Save River Farm Committee
Nominated by the Blue Ridge Garden Club

River Farm, on the banks of the Potomac River south of Old Town Alexandria, was originally part of George Washington’s land holdings. It remained in the family through the 1850s. The next century saw a succession of owners until Edith Annenberg Haupt, philanthropist, gardener, and American Horticultural Society board member, helped thwart a move by the Soviet Embassy to convert the property into a dacha for its staff. She was instrumental in securing River Farm as the AHS headquarters.

This historically significant landscape was redesigned by the Olmsted Bros. once it became AHS headquarters. When AHS desperately needed revenue to weather the effects of the pandemic, the property was listed for sale. The threat of development of this open, green and public space spurred Save River Farm, a grassroots initiative which spread to the local community and then to the state and national level—all thanks to the Save River Farm Committee. It was an unprecedented campaign that brought together like-minded historical, architectural and conservation organizations, parks groups, civic associations, committed neighbors and political leaders. The committee worked with local governments to establish an Historic Overlay District on the property to control development in case the property was sold. The Northern Virginia Conservation Trust stepped up to house the Save River Farm effort under its auspices, and the Northern Virginia Park Authority mobilized efforts to buy the property. Local volunteers played a key part in keeping the public informed of ongoing developments. After a year-long battle, AHS announced that River Farm will continue as the AHS headquarters and remain open to the public.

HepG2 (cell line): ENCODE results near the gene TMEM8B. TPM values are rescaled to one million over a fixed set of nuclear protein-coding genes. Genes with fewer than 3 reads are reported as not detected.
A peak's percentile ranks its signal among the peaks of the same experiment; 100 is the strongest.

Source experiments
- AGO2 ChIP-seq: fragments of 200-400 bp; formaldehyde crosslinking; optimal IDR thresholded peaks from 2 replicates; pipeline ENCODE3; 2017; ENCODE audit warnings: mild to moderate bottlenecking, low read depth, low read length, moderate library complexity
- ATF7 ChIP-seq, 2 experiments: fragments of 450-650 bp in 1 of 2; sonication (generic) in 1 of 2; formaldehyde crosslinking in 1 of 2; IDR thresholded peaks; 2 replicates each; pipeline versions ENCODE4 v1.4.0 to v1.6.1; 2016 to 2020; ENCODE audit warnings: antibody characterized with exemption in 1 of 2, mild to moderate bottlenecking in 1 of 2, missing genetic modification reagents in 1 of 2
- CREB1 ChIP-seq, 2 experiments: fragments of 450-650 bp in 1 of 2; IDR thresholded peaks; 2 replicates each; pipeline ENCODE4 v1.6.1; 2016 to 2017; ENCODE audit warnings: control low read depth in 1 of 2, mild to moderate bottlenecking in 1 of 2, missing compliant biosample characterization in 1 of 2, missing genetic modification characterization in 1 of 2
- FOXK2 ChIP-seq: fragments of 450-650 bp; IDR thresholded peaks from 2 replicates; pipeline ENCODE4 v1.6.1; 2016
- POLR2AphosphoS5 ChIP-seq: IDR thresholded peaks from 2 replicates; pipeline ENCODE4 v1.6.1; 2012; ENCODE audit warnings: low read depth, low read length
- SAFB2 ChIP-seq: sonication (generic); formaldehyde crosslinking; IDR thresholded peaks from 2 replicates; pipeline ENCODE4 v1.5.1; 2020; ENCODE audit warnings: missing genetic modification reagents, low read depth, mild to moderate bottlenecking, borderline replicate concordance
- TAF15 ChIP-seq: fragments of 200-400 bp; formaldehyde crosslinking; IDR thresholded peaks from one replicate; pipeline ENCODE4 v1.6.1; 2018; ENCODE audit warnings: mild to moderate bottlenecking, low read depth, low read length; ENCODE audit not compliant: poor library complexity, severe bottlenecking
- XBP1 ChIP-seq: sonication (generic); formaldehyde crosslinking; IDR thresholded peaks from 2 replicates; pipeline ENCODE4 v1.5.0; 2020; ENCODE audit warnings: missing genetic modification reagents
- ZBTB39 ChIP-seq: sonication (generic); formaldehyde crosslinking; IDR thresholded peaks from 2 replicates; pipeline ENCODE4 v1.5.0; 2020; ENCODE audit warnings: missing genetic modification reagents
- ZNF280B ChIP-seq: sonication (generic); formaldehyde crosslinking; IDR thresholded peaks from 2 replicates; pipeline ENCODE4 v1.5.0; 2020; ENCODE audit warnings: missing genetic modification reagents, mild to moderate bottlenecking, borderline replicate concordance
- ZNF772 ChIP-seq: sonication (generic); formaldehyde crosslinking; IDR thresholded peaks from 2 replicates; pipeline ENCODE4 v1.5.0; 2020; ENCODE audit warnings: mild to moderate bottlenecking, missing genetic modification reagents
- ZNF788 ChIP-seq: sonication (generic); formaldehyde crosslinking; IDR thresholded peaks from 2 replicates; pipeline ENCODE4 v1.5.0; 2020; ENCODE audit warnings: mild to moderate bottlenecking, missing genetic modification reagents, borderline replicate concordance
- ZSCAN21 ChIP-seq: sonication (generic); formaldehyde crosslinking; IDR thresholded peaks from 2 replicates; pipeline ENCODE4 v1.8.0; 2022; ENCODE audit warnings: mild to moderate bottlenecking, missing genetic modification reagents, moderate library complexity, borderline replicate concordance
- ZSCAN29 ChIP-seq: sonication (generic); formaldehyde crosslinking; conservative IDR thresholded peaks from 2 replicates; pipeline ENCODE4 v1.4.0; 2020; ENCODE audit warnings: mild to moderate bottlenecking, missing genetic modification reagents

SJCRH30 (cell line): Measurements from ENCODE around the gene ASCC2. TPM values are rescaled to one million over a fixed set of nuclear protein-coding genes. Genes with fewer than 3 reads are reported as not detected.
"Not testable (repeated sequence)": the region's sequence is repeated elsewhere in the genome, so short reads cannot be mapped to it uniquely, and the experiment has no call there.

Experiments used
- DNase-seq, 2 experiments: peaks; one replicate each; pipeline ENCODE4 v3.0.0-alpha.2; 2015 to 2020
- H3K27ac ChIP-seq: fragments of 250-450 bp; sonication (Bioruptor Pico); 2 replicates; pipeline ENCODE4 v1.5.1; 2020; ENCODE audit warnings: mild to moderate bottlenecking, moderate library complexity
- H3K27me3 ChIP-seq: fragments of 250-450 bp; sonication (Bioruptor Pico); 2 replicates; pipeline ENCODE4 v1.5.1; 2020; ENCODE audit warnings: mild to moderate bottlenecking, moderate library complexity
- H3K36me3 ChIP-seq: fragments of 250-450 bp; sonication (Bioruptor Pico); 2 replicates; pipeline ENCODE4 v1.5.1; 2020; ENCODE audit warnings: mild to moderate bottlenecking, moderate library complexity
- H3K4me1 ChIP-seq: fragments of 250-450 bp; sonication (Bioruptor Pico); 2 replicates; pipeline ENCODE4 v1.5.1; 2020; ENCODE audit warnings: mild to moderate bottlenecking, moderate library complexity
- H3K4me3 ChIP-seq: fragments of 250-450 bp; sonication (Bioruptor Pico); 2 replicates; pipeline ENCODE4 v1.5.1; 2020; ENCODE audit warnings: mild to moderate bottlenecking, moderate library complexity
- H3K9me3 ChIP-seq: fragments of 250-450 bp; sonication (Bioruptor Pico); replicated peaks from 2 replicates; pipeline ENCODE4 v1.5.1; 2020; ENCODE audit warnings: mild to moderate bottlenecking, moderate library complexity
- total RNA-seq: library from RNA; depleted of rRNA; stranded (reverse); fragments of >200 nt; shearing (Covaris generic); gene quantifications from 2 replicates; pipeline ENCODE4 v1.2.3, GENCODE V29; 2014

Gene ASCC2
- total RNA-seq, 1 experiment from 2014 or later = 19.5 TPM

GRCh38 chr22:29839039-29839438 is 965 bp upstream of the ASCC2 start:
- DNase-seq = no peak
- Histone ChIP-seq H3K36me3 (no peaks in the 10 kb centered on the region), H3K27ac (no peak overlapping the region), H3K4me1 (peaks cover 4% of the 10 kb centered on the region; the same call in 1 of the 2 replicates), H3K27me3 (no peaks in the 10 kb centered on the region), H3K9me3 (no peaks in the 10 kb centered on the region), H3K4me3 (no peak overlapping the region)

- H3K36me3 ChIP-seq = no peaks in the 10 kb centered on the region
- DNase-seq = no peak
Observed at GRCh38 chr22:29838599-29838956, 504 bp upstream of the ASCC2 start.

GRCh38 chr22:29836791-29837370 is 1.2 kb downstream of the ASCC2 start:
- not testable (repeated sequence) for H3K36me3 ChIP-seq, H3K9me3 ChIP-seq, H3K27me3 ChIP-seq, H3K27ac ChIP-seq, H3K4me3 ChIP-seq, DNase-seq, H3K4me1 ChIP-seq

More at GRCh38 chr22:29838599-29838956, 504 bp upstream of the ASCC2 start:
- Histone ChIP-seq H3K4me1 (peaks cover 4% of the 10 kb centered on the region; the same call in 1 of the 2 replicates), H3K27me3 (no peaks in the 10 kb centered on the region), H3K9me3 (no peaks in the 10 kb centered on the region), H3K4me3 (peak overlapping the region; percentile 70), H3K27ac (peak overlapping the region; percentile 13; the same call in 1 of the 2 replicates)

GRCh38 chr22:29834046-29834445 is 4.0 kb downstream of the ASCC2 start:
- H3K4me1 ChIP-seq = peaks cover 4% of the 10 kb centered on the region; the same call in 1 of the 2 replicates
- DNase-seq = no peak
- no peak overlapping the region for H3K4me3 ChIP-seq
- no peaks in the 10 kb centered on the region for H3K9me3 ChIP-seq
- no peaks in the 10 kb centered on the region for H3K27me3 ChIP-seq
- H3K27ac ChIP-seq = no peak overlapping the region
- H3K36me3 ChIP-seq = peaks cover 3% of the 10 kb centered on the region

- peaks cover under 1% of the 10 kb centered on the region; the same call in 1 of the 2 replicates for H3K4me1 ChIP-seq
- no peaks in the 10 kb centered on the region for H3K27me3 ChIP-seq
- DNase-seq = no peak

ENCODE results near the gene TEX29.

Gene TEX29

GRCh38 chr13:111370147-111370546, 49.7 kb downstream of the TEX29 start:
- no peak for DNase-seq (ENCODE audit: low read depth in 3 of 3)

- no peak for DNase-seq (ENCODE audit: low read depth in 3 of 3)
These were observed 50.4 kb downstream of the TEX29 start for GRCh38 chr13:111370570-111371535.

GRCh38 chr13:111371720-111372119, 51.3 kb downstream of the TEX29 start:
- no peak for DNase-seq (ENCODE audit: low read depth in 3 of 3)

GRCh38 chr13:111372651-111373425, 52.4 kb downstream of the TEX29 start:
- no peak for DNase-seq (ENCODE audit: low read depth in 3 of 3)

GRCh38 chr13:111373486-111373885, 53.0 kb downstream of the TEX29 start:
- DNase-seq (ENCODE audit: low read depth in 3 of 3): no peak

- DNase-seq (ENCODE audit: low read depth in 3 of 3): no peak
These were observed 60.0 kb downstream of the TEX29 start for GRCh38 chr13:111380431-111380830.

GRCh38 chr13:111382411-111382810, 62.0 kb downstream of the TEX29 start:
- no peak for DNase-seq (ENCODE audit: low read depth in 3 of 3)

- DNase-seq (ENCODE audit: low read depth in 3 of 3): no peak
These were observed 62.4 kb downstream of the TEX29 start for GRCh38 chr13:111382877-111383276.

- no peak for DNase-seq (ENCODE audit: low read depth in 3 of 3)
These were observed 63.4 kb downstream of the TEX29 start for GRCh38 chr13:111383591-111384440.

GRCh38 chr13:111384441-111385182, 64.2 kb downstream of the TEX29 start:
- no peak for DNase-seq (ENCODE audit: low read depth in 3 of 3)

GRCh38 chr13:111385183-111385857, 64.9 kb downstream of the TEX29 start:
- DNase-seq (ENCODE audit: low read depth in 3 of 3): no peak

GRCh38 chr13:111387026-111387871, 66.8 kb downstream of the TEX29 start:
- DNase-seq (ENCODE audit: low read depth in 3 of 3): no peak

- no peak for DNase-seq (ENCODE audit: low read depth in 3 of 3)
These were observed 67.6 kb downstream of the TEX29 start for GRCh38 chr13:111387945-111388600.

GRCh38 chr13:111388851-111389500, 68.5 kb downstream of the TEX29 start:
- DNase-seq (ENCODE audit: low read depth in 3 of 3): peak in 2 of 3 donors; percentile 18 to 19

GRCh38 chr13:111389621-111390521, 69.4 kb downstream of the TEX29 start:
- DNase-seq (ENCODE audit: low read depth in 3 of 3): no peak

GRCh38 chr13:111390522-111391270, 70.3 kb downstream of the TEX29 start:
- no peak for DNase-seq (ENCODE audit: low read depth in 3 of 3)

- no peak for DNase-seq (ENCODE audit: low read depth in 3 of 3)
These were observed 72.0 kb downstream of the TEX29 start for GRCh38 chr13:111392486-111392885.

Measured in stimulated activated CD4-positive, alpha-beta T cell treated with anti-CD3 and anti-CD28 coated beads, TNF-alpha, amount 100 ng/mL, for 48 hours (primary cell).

This outstanding collaboration resulted in the protection of this beautiful historic property.


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